How would you qualify yourself? Are you an early bird? Someone who likes being up and active in the early morning?
Do you feel mornings are more productive and do you wind down in the evenings towards a relatively early bedtime? Or are you a night owl? Someone who tends to wake up later, gaining energy and focus as the day progresses? Someone who likes to work (and play) in the evening hours?
You would think it is all about building habits either one way or the other; however it seems the tendency is deeply ingrained within us.
We are all familiar with the importance of a good night sleep. For some time now, scientists have discovered the circadian rhythms that regulate the sleep-wake cycle and many other bodily biological processes. These cycles are crucial for maintaining our overall health.
Here is a diagram explaining what happens during your sleep cycles.
Now that we know for sure the importance of sleeping, the question remains – what influences and regulates these cycles?
Meet the ‘wake up’ gene, PER1 that is believed to be responsible for activating the body’s biological clock in the morning. This gene directly influences our sleep patterns and circadian rhythm.
Following your variation of this PER1 gene, it will determine your tendency towards living as a night owl or an early bird.
Studies have shown significant variation among people.
• 60% of the population has a variant called adenine (A)
• 40% of the population has a variant called guanine (G)
As each individual has two sets of DNA chromosomes:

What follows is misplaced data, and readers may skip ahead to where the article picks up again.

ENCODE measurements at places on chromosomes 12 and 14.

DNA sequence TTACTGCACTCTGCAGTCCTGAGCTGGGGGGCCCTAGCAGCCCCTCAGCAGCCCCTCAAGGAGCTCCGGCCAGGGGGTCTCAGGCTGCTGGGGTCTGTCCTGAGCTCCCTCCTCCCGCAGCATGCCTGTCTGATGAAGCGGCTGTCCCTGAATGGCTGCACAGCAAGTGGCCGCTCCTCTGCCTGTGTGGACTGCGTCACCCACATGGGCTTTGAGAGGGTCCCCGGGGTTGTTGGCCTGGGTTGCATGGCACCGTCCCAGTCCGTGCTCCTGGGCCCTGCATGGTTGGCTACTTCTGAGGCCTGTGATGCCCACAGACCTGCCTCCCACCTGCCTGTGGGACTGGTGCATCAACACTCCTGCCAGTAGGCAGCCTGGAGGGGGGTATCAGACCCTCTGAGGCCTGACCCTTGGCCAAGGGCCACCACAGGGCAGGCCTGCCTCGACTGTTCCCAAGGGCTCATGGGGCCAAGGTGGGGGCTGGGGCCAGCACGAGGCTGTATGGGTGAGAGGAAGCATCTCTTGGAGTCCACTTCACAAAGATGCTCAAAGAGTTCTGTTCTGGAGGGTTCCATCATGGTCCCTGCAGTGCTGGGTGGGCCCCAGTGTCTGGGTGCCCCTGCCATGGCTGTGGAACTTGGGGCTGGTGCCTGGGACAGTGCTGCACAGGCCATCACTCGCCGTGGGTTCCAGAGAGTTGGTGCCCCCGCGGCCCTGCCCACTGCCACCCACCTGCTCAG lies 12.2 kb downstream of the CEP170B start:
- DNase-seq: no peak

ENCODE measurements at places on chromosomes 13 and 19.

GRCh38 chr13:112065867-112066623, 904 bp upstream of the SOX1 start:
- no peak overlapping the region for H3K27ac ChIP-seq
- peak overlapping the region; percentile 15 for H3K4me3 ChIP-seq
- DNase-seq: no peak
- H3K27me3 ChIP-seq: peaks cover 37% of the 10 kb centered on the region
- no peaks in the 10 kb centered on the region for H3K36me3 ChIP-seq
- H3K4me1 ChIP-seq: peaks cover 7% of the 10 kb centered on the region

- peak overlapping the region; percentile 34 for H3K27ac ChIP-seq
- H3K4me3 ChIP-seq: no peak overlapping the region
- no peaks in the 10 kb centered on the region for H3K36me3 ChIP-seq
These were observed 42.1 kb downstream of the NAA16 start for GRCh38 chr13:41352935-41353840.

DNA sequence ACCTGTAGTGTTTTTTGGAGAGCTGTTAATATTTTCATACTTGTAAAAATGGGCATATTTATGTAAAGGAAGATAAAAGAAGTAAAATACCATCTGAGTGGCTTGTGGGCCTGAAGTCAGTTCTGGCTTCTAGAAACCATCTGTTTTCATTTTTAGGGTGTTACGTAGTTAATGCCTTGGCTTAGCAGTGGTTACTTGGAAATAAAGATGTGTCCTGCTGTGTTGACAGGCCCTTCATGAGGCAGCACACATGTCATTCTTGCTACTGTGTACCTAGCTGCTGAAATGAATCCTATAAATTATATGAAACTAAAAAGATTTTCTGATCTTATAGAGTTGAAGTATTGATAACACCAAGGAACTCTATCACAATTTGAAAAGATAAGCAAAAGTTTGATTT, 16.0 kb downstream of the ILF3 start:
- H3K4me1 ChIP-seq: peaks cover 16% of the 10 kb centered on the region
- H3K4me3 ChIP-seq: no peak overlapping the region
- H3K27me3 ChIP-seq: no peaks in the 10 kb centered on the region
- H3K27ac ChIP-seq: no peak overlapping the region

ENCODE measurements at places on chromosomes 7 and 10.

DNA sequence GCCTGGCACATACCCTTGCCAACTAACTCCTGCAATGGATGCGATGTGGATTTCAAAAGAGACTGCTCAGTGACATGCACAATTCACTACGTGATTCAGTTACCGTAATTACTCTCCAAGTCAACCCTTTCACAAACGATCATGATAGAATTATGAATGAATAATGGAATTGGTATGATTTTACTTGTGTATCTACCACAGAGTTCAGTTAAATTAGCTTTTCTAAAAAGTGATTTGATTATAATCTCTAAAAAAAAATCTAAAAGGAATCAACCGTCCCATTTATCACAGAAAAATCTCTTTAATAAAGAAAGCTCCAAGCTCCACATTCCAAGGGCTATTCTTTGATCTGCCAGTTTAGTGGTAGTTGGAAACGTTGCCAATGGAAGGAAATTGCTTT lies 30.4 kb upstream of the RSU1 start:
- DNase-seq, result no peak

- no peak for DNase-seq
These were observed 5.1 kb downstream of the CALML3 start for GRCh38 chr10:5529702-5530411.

• 48% of the population will have a combination of A and G
• 36% of the population will have two As
• 16% of the population will have two Gs
According to the study results, people with the AA genotype—the early birds—tended to wake up 60 minutes earlier than those with the GG genotype. The third group—AG—tended to split the difference and wake right in the middle of this 60-minute timeframe.
So what does it mean for us and how could we use this information to better our health?
Learning about how our individual genotype affects our circadian timing, this information could be applied in any number of ways to manage health and the treatment of disease.
Knowing this, we could create sleep-healthy schedules, particularly for shift workers and people who travel frequently and experience jet lag.
You could rearrange your workload and only work on your most important projects when you are the most productive, either during the morning or evening depending on your gene variant.Or prevent bad habits from kicking in. For example, if you know you are more of a night owl and have an early wake up, you can schedule a power nap in your day.
Finding out what our natural tendency is in regards to sleeping and waking, could help us to shapeour daily life around what we are naturally predisposed to. Giving us a chance to use this information for the better of both our productivity and health.